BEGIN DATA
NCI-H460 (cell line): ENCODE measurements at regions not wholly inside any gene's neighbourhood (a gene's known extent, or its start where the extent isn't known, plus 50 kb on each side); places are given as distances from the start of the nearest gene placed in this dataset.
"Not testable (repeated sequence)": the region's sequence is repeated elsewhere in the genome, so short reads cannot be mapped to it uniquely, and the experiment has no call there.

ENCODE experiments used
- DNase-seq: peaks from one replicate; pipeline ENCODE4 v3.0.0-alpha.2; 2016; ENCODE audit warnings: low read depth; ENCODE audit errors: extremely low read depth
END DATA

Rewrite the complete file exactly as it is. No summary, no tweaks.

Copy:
NCI-H460 (cell line): ENCODE measurements at regions not wholly inside any gene's neighbourhood (a gene's known extent, or its start where the extent isn't known, plus 50 kb on each side); places are given as distances from the start of the nearest gene placed in this dataset.
"Not testable (repeated sequence)": the region's sequence is repeated elsewhere in the genome, so short reads cannot be mapped to it uniquely, and the experiment has no call there.

ENCODE experiments used
- DNase-seq: peaks from one replicate; pipeline ENCODE4 v3.0.0-alpha.2; 2016; ENCODE audit warnings: low read depth; ENCODE audit errors: extremely low read depth